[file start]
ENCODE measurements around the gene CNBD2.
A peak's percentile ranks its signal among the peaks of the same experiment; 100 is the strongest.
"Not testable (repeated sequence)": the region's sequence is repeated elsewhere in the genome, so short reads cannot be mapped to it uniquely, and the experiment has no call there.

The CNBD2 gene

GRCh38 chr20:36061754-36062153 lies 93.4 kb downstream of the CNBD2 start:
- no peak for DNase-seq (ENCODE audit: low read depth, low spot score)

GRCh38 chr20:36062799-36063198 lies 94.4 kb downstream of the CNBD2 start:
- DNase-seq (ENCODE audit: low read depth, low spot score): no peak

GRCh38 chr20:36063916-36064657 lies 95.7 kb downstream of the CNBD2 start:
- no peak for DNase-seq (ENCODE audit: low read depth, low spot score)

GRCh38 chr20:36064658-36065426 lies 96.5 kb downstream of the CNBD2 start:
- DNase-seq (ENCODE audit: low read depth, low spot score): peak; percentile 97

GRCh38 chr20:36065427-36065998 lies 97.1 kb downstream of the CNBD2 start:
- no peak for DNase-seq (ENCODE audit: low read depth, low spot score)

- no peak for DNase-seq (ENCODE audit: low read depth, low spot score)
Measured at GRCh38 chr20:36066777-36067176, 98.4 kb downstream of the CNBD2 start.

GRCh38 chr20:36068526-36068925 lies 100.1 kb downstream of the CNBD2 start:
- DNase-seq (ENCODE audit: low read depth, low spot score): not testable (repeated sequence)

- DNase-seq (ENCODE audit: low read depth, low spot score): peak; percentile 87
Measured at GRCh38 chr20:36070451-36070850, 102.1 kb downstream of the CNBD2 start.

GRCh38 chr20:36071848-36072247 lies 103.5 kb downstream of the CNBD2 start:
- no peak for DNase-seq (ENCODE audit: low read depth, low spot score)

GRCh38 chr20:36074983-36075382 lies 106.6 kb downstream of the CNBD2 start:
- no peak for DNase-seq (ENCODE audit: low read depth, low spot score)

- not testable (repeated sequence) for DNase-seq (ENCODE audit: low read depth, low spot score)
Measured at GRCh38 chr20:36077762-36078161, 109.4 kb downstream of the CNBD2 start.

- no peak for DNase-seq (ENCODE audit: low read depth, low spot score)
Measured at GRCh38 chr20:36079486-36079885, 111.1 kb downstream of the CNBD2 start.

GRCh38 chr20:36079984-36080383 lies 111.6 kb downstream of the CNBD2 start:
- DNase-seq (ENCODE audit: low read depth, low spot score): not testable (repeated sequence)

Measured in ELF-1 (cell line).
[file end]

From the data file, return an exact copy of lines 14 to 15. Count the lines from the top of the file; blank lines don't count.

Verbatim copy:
- no peak for DNase-seq (ENCODE audit: low read depth, low spot score)

- no peak for DNase-seq (ENCODE audit: low read depth, low spot score)